About 200 people, comprising mainly families with special needs members and their supporters, attended a special event for them on July 9 at the Church of the Holy Spirit.
The Everyone is Special event was conceived by parish priest Fr Andrew Wong who wanted to dedicate it to family members with special needs in this Jubilee Year of Mercy.
Fr Andrew started the event with Mass. Two boys with special needs were altar servers. Theodore Wong, a teenager with autism, proclaimed the first reading and two girls in wheelchairs presented the offertory.
In his homily, Fr Andrew emphasised that people with special needs and their families were part of the parishes. Just because they might not be seen at Mass does not mean they are not there.
The number of Catholics coming to church late for Mass seems to be increasing. Those parishioners entering the church during the Gospel readings are a disgrace and totally disrespectful.
All latecomers should understand that they are distracting other parishioners who may be in silent prayer.
I am sure that all parishioners appreciate the voluntary work carried out by the church wardens in guiding parishioners to their seats as well as other duties.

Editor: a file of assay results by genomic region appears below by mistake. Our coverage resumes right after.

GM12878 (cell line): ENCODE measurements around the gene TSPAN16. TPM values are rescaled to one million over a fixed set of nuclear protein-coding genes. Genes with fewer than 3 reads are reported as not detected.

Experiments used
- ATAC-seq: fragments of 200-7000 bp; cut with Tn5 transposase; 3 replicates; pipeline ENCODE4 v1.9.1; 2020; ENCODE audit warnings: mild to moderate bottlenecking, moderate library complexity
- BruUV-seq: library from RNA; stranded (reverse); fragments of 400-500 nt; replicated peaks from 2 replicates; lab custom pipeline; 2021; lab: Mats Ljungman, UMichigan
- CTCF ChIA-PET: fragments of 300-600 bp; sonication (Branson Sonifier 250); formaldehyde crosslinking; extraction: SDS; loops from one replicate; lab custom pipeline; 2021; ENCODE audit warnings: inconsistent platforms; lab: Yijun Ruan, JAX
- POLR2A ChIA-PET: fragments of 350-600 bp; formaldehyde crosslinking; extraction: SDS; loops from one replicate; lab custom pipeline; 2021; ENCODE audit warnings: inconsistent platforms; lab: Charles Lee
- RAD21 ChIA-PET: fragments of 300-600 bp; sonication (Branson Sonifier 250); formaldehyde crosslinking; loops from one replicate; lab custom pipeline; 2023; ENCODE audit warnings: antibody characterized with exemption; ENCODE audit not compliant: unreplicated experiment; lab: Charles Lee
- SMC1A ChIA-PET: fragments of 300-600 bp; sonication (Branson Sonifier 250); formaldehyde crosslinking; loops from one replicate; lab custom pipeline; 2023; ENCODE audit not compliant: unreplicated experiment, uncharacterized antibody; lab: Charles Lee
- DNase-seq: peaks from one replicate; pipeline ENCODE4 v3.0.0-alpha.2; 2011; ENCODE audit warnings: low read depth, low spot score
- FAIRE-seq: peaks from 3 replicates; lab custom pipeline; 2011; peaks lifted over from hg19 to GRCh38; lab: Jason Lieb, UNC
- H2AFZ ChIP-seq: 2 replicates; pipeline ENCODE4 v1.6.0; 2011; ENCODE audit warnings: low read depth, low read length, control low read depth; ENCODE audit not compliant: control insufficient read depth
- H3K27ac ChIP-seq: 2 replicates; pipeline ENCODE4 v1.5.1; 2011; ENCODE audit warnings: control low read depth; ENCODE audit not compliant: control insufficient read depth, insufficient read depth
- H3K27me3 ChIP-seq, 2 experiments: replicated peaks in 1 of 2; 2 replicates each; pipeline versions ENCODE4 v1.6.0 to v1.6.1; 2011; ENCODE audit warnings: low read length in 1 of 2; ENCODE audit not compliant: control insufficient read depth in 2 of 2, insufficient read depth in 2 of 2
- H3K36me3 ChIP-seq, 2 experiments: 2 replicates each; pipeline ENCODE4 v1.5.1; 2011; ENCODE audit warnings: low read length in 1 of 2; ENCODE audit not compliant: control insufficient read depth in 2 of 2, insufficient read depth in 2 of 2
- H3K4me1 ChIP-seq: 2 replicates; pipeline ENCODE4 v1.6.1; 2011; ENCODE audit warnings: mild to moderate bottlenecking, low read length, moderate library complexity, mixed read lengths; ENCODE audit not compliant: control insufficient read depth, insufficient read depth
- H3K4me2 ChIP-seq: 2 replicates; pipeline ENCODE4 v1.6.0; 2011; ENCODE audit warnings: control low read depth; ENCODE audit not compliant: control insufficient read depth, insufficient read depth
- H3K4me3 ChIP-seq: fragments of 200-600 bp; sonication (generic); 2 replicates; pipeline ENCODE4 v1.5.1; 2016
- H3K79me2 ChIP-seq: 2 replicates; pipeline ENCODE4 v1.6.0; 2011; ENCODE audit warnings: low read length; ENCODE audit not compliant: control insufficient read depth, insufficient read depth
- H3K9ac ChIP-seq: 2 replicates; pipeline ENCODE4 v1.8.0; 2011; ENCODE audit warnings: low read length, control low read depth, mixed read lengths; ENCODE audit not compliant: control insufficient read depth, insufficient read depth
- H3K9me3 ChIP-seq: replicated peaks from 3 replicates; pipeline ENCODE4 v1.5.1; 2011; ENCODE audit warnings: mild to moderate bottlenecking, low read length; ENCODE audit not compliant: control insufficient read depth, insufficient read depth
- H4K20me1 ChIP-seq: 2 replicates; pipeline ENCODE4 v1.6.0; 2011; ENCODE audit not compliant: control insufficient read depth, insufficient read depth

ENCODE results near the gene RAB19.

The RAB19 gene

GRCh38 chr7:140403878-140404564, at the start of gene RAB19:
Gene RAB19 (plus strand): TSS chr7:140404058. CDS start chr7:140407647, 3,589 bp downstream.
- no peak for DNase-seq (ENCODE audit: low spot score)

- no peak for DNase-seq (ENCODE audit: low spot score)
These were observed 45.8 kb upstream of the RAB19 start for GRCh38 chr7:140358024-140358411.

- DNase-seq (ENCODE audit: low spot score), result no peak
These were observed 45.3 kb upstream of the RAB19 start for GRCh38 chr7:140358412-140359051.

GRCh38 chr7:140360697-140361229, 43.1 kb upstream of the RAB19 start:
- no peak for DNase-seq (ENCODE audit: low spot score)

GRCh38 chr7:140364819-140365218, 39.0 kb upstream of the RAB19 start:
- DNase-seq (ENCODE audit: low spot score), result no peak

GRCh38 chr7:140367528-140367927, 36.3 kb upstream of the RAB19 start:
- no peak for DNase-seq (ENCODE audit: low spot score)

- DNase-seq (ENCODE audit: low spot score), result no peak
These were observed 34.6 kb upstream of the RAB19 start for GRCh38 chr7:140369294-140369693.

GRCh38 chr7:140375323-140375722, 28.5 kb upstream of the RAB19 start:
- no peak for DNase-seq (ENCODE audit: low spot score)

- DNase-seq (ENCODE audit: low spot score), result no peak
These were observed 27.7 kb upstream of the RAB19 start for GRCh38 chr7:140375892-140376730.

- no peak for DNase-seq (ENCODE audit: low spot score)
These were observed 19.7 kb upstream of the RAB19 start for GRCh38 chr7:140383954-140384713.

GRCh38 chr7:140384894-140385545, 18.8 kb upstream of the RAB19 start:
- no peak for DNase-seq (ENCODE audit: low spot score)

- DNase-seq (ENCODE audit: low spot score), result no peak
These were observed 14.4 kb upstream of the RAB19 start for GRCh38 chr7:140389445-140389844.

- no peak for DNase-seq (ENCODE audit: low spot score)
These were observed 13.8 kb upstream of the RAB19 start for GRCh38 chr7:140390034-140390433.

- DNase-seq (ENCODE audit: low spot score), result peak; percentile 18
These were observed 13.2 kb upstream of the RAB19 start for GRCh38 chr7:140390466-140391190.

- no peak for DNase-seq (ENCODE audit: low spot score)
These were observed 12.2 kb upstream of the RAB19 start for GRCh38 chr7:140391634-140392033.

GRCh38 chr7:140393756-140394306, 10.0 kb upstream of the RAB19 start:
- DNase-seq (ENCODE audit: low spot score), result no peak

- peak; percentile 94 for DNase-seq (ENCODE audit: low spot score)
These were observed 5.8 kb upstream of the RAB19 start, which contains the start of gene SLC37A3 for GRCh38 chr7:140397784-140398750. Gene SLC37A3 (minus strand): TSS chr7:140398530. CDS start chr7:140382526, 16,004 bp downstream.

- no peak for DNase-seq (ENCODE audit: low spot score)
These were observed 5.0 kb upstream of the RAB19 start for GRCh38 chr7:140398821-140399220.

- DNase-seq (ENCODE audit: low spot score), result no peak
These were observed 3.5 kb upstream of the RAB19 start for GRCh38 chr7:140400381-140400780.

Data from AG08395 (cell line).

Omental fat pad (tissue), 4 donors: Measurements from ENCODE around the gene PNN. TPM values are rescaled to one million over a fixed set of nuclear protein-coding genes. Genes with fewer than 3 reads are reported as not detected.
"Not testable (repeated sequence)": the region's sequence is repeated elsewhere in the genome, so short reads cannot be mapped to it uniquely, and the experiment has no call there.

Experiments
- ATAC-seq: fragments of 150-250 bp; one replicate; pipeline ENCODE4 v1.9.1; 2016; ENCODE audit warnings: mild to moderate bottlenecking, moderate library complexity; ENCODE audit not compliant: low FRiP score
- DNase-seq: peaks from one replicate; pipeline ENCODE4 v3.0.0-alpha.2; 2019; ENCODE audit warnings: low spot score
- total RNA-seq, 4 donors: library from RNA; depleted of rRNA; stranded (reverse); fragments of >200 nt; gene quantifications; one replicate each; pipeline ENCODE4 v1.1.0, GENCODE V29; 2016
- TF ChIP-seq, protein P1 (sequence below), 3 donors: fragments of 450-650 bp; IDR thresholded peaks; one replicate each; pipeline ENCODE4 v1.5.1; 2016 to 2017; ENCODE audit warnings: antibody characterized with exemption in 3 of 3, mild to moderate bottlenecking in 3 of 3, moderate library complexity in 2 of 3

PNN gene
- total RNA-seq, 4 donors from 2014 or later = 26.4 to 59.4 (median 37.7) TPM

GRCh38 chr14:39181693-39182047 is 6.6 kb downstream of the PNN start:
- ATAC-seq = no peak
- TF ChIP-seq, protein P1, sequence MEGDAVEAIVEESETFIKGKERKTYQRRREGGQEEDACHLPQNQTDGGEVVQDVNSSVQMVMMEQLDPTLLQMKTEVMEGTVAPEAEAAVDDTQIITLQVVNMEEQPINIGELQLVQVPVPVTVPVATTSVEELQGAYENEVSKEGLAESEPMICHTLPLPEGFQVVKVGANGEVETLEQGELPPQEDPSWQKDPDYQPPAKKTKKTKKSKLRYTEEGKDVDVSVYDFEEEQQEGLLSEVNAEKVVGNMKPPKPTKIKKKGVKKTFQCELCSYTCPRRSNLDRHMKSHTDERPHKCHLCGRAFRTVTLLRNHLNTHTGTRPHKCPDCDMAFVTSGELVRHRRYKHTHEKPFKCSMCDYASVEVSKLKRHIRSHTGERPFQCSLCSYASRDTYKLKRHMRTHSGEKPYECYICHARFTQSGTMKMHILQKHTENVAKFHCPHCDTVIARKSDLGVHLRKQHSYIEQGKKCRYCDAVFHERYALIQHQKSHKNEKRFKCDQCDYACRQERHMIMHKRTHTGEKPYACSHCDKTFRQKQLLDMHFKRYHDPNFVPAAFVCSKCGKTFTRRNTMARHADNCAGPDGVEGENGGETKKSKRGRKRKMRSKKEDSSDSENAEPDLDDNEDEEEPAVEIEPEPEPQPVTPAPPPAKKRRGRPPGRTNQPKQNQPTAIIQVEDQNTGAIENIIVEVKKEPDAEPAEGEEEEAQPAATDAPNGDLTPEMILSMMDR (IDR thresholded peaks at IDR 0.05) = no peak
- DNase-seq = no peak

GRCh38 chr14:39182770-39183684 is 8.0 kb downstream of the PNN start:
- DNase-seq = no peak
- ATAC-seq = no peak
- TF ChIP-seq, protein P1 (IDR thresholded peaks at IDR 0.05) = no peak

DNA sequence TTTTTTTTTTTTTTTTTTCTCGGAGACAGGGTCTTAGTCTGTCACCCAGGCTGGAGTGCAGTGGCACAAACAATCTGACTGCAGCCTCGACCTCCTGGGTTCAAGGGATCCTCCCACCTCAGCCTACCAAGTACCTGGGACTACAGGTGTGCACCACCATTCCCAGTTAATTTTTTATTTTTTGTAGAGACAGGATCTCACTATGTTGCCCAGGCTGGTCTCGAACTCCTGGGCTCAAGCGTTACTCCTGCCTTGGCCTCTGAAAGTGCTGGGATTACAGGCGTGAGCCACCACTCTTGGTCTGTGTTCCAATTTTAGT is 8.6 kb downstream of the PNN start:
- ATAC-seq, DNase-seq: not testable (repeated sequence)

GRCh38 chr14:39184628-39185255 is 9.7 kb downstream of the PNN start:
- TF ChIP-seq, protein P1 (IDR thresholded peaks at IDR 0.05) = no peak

From my observations, many wardens are treating these disrespectful late comers as “VIPS” by guiding them to look for seats. Some wardens will even bring them to the front of the pews to get a seat with a vantage view of the Mass.
After two years of renovations, the Church of Sts Peter and Paul held its dedication Mass on June 29.
About 1,000 people attended the Mass of the Dedication of Church and Altar, and many could be seen smiling as they entered the newly refurbished 146-year-old building.
Some of the new features in the church include a high marble altar, black-and-white cement-tiled flooring, a new rose stained-glass window on the front façade of the church, and air-conditioning.
Catholic Junior College (CJC) students recently held an exhibition on human trafficking.
Partnering with EmancipAsia, a local non-governmental organisation, the exhibition was displayed at the school foyer from June 27-July 15 and was an initiative of 21 CJC students to raise awareness of the issue.
It aimed to underscore the relevance of human trafficking to Singapore and also sought to encourage the CJC community to play a part in ending it.
In May, a student-initiated service learning project saw CJC students travelling to Batam to aid orphans and exploited women.